Photo by Ander Burdain via Unsplash

Photo by Ander Burdain via Unsplash

I had my angriest rider ever the other day. This is what happened.

Sometimes, it can be hard to find someone. Sometimes, a person’s location pin drops in a strange place, or they request a ride from the back of their house so it marks them on a neighboring street, or they request a ride and then walk to the corner. Sometimes, the choose a huge location, like a shopping mall, or a Walmart, or the moon, and I have no clue exactly where they are.

I got a request from a woman named Destiny. She was in a Walmart, so I pulled up and coasted the length of the store, looking for someone who looked like they were waiting for a ride. I didn’t see anyone except a very angry woman pacing back and forth, back and forth, back and forth, inside the glass, waiting in the lobby.

Please let that NOT be my passenger.

I waited, but no one came out, so I called the phone number associated with the account. No answer. I waited five minutes – with Lyft, if you wait five minutes and the customer doesn’t call or otherwise let you know what’s up, you’re supposed to cancel the call and get on with your life. So I canceled the call and marked it, “Customer was a no-show.” At that point I drove to the back of the Walmart parking lot and sent some emails, then drove towards the exit.

Ping.

A ride request.

From Destiny.

Uh-oh.

I drove back around towards the front of the Walmart, again cruising slowly so I could find her. The angry woman I saw in the lobby came storming out, pushing a cart, shouting before I even got out of the car. She wasn’t just angry, she was unhinged. But I stayed calm and got out to help her load her things.

“I don’t know what the f*** is going on around here but your car was not the car described to me on the phone so that’s why I didn’t come out. I saw you sitting there but I didn’t think you were my ride.”

“Sorry, ma’am. I tried to call you.”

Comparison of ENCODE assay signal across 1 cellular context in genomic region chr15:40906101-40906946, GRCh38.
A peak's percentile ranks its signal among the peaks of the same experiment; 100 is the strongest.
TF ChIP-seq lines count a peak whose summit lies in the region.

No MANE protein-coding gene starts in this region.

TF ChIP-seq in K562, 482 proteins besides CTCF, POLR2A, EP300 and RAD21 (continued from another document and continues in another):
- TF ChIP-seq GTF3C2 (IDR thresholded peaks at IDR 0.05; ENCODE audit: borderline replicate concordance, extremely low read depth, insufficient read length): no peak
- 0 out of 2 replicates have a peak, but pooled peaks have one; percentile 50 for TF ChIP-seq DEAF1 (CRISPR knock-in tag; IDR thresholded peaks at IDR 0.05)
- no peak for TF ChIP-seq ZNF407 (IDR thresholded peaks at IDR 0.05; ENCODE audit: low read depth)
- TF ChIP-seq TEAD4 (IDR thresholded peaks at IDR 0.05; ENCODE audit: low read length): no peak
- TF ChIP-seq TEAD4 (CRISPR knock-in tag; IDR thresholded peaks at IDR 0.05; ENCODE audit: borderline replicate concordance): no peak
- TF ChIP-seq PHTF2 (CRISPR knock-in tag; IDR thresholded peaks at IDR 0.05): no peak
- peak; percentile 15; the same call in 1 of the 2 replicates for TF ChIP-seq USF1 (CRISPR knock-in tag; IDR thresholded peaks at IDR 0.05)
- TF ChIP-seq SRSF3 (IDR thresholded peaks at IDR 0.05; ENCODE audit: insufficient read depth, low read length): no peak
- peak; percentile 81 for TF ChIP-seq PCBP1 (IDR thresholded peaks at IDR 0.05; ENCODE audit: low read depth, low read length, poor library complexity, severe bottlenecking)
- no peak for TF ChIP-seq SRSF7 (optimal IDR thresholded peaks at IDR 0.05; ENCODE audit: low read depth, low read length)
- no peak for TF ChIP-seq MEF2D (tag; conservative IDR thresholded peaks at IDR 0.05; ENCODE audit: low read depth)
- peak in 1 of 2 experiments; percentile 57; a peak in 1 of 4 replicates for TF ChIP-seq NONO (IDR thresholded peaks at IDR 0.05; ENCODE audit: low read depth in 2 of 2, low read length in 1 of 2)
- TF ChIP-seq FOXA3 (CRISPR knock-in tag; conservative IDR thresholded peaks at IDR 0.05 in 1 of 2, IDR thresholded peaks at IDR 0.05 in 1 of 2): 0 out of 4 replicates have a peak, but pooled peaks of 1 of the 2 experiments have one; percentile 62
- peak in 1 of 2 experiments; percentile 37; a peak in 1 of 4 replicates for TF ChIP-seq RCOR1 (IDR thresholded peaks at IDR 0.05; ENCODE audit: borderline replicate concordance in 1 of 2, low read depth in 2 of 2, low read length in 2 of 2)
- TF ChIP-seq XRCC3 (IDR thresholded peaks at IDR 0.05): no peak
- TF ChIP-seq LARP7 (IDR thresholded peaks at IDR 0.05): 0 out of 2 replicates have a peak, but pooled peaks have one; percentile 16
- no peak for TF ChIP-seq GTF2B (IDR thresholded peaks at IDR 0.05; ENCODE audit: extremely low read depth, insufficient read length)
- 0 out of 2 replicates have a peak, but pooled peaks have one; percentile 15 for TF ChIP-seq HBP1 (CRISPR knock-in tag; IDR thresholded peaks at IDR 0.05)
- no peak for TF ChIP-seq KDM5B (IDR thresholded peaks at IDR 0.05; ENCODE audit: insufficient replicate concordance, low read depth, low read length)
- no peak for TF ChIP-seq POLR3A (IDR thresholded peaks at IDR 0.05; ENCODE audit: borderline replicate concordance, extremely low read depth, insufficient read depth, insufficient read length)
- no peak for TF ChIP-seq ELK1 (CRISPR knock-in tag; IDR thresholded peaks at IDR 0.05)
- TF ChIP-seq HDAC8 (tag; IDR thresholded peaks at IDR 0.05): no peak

“My phone is dead,” she shouted, as if that, also, was my fault. But I could sense her anger dissipating when I refused to argue with her. “I just moved and my electric isn’t turned on. And now my phone is dead.”

I helped her load the air mattresses into the back of the car. She crawled into the front seat. You all know how I feel about front-seaters. She was the kind of person whose mouth doesn’t know how to stop. She was the kind of person who was angry at the world because everything, everyone, was out to get her. She had big hair, wild eyes, and teeth competing with each other to be the first to get out.

“You mind if I eat in here?” she asked, holding up her hot dog dripping with ketchup and mustard and relish.

For a split second I thought of my options, but I shook my head no because there are bigger battles in this world. I didn’t mind. Not on that cold day.

“It’s freezing in my house,” she said. “And the school called to tell me my daughter’s sick? Are you kidding me? I just told them there ain’t no f***ing way I’m walking all the way back over there to pick her up and bring her back to a cold house. No way. She’s better off at school.”

She waved her hand in frustration and set the hot dog down in the handle of the armrest. Food in the car! Dripping relish and mustard, two of my least favorite foods in the entire world!

“I can’t deal with all this,” she shouted. She stared over at me. “I was all ready to scream at you when you came back to pick me up.”

I didn’t say anything, so she kept on.

“I was gonna get in the car and shout at you to turn on the f***ing heat and scream at you for canceling my ride request!”

I nodded.

“But look at you, sitting there all calm, all chill,” she said, and suddenly she laughed out loud. “I can’t even get mad at you! Just sitting there, taking it. What’s wrong with you?” She laughed again, as if it was the funniest thing she had ever encountered, this inability to stay angry at the world. She shook her head again and looked exhausted. “God, I need a blunt.”

She devoured her hot dog. I dropped her off at her new apartment.

“I hope your heat gets turned on soon,” I said.

“I hope I don’t get charged for that first ride,” she said threateningly.

I shrugged. “You can contest it in the app.”

She walked inside. I sighed a huge sigh of relief and drove away.